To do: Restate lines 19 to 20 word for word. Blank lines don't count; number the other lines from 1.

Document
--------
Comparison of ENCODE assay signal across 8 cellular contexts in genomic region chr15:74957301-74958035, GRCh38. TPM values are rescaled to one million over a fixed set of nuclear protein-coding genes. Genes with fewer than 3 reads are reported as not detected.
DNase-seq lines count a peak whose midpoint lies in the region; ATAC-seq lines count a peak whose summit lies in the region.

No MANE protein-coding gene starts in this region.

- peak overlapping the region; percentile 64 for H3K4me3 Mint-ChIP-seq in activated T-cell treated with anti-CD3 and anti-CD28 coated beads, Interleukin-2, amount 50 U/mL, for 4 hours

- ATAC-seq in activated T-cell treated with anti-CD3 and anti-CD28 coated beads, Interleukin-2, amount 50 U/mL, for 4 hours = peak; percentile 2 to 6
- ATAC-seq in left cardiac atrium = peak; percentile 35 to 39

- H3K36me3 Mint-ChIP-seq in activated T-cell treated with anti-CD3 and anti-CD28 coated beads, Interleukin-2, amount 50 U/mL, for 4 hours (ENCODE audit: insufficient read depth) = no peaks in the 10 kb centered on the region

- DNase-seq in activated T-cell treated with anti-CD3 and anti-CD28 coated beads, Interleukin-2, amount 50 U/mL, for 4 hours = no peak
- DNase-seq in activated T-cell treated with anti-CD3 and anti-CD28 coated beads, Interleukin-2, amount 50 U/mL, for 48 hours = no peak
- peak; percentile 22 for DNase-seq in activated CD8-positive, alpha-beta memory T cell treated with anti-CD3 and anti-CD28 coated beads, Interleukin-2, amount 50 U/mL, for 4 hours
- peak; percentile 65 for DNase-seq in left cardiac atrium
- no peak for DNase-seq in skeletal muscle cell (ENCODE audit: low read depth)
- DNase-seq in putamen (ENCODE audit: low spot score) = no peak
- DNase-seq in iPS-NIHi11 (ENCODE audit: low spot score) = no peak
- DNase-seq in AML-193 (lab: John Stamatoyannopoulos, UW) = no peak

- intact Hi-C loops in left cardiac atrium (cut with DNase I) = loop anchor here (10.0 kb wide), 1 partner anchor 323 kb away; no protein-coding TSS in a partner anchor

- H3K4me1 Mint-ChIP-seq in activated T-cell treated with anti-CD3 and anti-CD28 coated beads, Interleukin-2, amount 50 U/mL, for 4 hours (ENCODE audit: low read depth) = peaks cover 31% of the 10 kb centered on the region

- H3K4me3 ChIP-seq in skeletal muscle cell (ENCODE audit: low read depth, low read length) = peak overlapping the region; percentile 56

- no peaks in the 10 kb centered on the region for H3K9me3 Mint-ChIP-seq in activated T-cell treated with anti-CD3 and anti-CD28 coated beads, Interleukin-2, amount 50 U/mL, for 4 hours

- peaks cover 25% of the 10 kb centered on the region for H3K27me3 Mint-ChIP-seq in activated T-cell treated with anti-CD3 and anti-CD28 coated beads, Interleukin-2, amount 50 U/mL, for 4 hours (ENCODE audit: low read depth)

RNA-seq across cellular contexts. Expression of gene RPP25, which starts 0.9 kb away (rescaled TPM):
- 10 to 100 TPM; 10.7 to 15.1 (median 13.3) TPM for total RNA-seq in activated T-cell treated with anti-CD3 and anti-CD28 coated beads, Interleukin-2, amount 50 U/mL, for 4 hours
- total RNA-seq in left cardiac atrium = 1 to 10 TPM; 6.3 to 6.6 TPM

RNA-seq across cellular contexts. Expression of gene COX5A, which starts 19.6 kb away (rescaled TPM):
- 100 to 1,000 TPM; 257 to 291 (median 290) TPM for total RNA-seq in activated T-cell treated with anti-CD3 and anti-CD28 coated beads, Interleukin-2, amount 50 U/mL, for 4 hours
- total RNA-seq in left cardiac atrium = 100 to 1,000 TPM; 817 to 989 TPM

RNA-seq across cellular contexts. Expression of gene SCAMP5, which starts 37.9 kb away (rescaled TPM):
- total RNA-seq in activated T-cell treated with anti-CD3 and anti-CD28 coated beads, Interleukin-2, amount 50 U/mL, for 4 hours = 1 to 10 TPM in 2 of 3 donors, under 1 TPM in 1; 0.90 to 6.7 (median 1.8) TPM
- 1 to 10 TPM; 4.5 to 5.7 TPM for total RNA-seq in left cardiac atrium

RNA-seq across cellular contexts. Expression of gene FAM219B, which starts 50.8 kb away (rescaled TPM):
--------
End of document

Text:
- no peaks in the 10 kb centered on the region for H3K9me3 Mint-ChIP-seq in activated T-cell treated with anti-CD3 and anti-CD28 coated beads, Interleukin-2, amount 50 U/mL, for 4 hours

- peaks cover 25% of the 10 kb centered on the region for H3K27me3 Mint-ChIP-seq in activated T-cell treated with anti-CD3 and anti-CD28 coated beads, Interleukin-2, amount 50 U/mL, for 4 hours (ENCODE audit: low read depth)